Thanks to its use of open standards and open source, SugarCRM has emerged as a healthy and well-supported alternative to other proprietary customer relationship management (CRM) applications like Salesforce.com
The first consideration is the platform from which you're migrating and, in particular, the impact of that move on Linux. Migrating the data and how that data may be handled or transformed on the Linux side are the two most important issues. The first is generally easy enough, since the data can be exported in any number of cross-compatible file formats or through a network link. The second is trickier and involves factors like case-sensitivity of search. If you're moving from a platform where searches are case-insensitive by default (such as one hosted on Oracle or Microsoft SQL Server), you may need to configure SugarCRM's database to handle case-sensitivity or retrain users to conduct searches differently.Apatar: Migration made easy
When it comes to extracting data from an existing CRM application, a powerful way to get data into (and out of) SugarCRM is a third-party application called Apatar, which enables SugarCRM to speak to third-party databases and applications with minimal effort. Apatar uses data maps to describe how data is, well, mapped from one program to another. In a migration, one of the major advantages of using Apatar is that no matter which third-party program you use, data maps have almost certainly been created for the migration process.
As you can imagine, using data maps makes Apatar useful as a migration tool, and the open source Apatar -- also an open source product -- has created several pre-made scripts to get you up and running quickly with the program. Apatar also has its own source repository with live questions and answers and prefab data maps that make it relatively easy to migrate to and from most programs. Note that Apatar has a binary version ready to go for 32-bit Windows, but the source code is written in Java and can be run on Linux as well. But the existing packaged version runs most readily on Windows.
Dedicated importing and exporting tools also exist for other products. On the SugarForge site (where code authors contribute to SugarCRM's library of tools and code), there's the Act Importer project, which works with Microsoft Access and Act's Exporter for Act to speed things up, synchronizing SugarCRM between Act Importer and QuickBooks. Note, however, that one capability not automatically covered by this tool is consolidating multiple Act databases into a single, unified SugarCRM database, which is not a trivial task. QConnector for Intuit's QuickBooks is an example of a more upscale project (and it's certified by SugarCRM as well). Currently, QConnector runs only on MySQL (Windows and Linux), but a SQL Server (Windows-only) version is in the works. The Sugar server needs access only to the QuickBooks server via HTTP or HTTPS, so these servers don't have to share the same hardware or OS to work properly.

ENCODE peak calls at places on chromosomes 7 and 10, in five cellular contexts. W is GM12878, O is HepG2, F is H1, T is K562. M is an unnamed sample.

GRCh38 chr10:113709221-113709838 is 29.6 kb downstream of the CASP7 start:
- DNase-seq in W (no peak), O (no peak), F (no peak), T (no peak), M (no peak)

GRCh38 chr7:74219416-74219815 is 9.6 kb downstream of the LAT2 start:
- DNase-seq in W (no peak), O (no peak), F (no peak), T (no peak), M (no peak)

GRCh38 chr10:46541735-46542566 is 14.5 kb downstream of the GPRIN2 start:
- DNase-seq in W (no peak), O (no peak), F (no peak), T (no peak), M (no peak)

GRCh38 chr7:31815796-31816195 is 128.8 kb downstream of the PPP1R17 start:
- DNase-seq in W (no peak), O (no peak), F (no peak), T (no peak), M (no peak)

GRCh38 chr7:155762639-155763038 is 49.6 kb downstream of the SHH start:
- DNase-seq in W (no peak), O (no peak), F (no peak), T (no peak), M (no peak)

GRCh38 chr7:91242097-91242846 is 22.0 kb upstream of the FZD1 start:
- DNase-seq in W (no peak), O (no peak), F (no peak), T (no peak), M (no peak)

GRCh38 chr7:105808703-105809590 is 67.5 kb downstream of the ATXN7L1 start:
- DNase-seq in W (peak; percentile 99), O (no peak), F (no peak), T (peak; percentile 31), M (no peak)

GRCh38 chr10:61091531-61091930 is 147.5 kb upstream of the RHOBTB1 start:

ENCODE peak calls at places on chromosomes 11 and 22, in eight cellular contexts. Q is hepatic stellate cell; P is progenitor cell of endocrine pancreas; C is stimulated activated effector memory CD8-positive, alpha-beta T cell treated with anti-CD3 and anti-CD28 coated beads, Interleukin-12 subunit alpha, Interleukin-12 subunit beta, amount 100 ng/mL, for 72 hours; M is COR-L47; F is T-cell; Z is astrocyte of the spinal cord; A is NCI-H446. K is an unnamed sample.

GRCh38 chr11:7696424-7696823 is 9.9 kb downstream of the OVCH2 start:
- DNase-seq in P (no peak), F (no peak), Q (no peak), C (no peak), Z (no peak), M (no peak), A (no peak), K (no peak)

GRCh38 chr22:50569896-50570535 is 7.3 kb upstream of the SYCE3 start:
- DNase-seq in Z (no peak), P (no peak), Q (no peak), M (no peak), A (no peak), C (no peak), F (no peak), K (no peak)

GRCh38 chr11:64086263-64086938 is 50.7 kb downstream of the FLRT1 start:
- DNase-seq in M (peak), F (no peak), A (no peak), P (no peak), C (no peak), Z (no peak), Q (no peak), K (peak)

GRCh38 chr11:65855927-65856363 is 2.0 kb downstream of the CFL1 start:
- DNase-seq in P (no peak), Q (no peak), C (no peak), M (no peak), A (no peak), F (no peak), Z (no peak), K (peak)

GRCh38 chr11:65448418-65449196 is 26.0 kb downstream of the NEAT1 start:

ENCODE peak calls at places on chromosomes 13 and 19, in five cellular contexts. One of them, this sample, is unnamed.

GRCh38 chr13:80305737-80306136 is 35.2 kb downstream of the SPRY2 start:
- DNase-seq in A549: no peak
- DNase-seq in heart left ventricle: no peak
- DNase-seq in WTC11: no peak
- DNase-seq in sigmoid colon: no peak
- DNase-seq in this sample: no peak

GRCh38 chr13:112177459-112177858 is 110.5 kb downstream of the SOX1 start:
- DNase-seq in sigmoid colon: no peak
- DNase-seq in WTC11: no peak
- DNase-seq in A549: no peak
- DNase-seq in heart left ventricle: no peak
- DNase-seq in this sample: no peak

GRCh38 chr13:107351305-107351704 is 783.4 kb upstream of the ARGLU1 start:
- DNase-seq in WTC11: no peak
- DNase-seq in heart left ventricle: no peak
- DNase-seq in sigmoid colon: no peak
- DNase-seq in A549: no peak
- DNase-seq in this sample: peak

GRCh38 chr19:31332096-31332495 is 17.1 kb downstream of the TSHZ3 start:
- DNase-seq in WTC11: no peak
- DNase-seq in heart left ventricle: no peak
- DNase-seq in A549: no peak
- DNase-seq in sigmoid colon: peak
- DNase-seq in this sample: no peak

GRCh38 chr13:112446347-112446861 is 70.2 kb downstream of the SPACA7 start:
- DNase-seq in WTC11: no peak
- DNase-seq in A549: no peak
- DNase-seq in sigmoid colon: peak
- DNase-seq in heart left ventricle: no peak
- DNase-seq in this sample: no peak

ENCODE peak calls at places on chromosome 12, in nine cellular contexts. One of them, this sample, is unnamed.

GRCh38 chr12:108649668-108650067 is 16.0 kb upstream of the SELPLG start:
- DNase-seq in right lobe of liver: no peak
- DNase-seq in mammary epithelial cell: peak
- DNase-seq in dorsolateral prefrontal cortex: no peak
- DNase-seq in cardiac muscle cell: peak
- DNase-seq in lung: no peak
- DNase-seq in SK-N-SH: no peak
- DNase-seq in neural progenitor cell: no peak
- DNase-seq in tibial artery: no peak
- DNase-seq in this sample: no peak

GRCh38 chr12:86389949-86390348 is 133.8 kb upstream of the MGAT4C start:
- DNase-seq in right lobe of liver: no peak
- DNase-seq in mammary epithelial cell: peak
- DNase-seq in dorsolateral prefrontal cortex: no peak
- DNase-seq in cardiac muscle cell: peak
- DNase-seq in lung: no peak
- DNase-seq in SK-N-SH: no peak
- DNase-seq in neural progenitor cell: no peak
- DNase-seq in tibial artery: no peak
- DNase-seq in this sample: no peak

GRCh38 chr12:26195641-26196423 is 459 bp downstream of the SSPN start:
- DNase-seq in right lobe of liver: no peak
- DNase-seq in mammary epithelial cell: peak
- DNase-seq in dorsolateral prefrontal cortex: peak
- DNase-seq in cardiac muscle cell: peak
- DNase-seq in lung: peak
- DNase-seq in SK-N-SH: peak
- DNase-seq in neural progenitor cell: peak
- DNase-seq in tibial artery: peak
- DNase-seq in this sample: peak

Keep in mind that a given CRM product may also have its own add-ons or expansions for migrating in both directions either written by the maker or added by third parties. GoldBox 7 for GoldMine 7, a third-party general-purpose GoldMine utility, also includes outward migration tools and works with Microsoft SQL, Firebird or dBase implementations of GoldMine. A free trial version is available; if it suits your needs, it can be converted immediately into the full version of the product. Note that GoldBox does not run on Linux itself; it's meant to run as a companion product to GoldMine on Windows.
Finally, if you're planning a migration to SugarCRM down the road but want to test SugarCRM in a provisional and self-contained way, you can do so without committing an entire machine to the project. The Sugar Appliance is a self-contained installation of SugarCRM with everything you need, all wrapped up in a VMware virtual machine image that can run on several platforms, not just Linux. There's an Amazon EC2-hosted version of the appliance if you have an EC2 account, although it's limited by the way EC2 handles "stateful" data in its virtual machines.About the author: Between 1994 and 2001, Serdar Yegulalp wrote for Windows Magazine covering a wide range of technology topics. He now plies his expertise in Windows NT, Windows 2000 and Windows XP as publisher of the Windows 2000 Power Users Newsletter and writes technology columns for TechTarget.
This was first published in September 2007